The 10-Ball ring game took place in front of a standing room only crowd between Efren Reyes, Johnny Archer, Shannon Daulton, John Schmidt, Robb Saez and Alex Pagulayan. Each player was putting up $3000 for the chance to walk away with $18,000.

Johnny Archer was the first player eliminated, and Robb Saez quickly joined him as a spectator. At the time of Saez’s elimination, Alex Pagulayan led with $8600. John Schmidt was in second with $5000 and Efren Reyes was in third with $3600. Shannon Daulton is on the bubble with $1100 and the players are playing for $400 a rack.

Shannon Daulton was the third player eliminated. At the time of the elimination, Alex Pagulayan held $7100 with Efren Reyes and John Schmidt only $100 apart at $5500 and $5400.

The fourth player eliminated was John Schmidt and Alex Pagulayan was in the lead with $9900 and Efren Reyes trailing with $8100. At that time, the format went to ‘no miss – roll out’ where a player can push out at any time, but the next shooter must make a ball or give up ball in hand. The wager on each game was raised to the amount that the lower player had, which meant the first game was for $8100.

It only took one game after that when Efren missed a ball mid-rack and Alex ran out for the ring game win.

Alex, the Lionhearted

Alex Pagulayan

Alex Pagulayan

Down 8-2 and fearing he would lose his second straight World Pool Championship final, steely Alex Pagulayan lived up to his nickname, “The Lion,” and roared back to score a 17-13 victory Sunday night in Taipei City, Taiwan.

Hometown favorite Pei-Wei Chang seemed invincible in the early rounds, drilling tough shots from every point on the table and stymieing Pagulayan with lock-tight safeties. But, at 11-6, Chang missed a 2 ball and gave Pagulayan some breathing room. Slowly gathering momentum and falling into his familiar jaunty rhythm, the 26-year-old Filipino (now living in Canada) started stitching together racks and forged an 11-11 tie. With Chang back on top, 13-11, Pagulayan threaded the cue ball through a tight opening in a Chang safety to sink the 1 ball and score a carom on the 4 on the same shot, blowing a hole in Chang’s title hopes. He then cruised through six consecutive racks to claim the $75,000 title, sparking a wild celebration that sent him leaping and dancing around the arena.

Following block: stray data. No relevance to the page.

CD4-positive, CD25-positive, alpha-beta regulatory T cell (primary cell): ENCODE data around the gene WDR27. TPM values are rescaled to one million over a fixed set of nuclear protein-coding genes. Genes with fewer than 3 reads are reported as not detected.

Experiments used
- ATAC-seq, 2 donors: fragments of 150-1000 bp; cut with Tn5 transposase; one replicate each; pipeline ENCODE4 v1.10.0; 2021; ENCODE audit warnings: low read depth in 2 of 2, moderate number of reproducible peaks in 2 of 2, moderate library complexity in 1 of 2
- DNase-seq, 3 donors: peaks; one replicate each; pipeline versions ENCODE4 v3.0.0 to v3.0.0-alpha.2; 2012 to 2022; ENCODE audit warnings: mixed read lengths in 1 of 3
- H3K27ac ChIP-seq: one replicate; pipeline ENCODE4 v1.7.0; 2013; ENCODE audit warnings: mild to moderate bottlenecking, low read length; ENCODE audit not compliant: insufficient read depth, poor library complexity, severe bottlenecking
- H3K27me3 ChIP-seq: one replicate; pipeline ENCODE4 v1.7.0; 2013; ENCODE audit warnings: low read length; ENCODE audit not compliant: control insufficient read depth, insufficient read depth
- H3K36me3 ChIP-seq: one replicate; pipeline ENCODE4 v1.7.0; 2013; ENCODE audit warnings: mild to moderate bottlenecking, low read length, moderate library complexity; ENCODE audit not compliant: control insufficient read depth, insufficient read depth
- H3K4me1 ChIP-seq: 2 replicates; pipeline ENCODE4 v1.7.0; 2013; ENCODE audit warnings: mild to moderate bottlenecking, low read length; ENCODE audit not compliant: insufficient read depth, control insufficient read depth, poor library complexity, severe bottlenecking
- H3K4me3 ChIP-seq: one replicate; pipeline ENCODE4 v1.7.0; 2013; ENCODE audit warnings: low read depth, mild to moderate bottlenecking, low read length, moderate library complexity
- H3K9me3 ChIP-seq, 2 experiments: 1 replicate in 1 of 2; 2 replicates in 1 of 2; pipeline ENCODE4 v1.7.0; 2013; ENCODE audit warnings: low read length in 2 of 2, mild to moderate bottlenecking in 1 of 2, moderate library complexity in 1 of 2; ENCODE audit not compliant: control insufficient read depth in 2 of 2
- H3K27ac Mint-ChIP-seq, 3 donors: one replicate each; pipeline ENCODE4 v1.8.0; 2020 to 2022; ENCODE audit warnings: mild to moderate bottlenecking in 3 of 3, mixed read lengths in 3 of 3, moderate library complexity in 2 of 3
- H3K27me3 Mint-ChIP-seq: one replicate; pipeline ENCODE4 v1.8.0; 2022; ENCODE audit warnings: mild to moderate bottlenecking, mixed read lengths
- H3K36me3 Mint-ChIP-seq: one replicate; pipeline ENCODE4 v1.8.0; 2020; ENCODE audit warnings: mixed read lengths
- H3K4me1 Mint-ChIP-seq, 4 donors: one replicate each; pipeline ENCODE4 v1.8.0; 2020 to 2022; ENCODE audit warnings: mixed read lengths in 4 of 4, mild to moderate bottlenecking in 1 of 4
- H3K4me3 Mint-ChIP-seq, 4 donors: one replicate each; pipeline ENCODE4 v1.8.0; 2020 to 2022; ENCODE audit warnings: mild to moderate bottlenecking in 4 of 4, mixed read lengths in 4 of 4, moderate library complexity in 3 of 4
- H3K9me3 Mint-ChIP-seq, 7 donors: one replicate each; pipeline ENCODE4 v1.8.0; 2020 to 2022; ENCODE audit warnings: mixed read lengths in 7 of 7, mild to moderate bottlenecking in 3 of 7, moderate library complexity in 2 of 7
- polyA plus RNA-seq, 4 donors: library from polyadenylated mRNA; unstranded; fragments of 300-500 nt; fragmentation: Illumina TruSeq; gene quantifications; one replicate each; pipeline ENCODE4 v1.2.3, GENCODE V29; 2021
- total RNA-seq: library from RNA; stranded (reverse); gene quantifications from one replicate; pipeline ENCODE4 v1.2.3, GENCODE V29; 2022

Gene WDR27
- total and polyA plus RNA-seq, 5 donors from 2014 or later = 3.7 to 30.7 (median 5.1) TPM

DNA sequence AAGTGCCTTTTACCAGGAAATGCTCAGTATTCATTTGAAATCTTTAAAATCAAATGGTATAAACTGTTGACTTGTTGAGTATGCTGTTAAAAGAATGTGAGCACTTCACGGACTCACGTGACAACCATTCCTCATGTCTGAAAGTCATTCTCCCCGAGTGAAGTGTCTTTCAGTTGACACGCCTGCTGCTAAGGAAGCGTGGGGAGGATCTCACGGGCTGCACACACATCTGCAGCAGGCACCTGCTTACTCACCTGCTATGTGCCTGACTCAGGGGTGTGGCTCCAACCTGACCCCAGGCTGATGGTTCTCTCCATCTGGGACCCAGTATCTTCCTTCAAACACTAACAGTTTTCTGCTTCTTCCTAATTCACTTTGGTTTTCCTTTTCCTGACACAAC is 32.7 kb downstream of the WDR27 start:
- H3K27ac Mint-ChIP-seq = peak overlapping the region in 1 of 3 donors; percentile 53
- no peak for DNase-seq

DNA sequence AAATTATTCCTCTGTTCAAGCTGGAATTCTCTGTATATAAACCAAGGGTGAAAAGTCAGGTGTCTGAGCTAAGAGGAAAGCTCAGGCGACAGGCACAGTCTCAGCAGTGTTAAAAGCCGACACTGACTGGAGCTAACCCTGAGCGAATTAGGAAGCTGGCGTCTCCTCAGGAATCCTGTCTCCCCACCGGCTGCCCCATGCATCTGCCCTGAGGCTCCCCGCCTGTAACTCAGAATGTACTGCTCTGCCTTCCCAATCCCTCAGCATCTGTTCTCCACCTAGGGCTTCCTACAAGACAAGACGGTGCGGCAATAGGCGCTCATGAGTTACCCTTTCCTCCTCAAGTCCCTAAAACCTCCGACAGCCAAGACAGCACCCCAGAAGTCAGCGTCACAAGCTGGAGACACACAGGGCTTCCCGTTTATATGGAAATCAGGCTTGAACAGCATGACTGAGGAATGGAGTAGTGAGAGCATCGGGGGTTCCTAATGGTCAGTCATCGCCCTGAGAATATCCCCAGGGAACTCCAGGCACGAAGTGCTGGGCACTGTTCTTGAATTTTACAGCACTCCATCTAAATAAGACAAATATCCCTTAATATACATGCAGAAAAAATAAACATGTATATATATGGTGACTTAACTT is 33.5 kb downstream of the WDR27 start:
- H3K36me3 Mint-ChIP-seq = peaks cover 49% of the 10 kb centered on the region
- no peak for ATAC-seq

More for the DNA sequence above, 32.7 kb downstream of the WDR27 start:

Chang, a 25-year-old Taipei resident, won $35,000 for his second-place finish. He ably represented an enormously impressive Taiwanese contingent at the WPC, which placed four shooters in the final eight. They had no answer for Pagulayan, however, who defeated no fewer than four Taiwanese aces on his way to the title.

It was a career-defining victory for the so-called “Killer Pixie,” who refused to relive the 2003 WPC final when he fell into a hole against Germany’s Thorsten Hohmann and couldn’t recover. He also hoped not to repeat the final of the 2002 U.S. Open, where he lost to Germany’s Ralf Souquet.

“No more second place!” Pagulayan screamed as he ran through the arena after his victory, soon breaking into a rendition of “We Are the Champions.”

For more details from the 2004 World Pool Championship, check out the event’s Web site at www.worldpoolchampionship.com.

“Killer Pixie” gets shot at redemption

402aAlex Pagulayan has earned a return trip to the finals of the World Pool Championship, set for Sunday night in Taipei City, Taiwan. The fiery Filipino (now living in Canada) came up short against little-known Thorsten Hohmann in the finals of the WPC in 2003. This year, the “Killer Pixie” will meet an even more obscure opponent, 25-year-old Pei-Wei Chang from Taiwan, who shocked Johnny Archer 11-10 in the quarterfinals and then came back from a 6-1 deficit against Sweden’s Marcus Chamat to win his semifinal match, 11-9.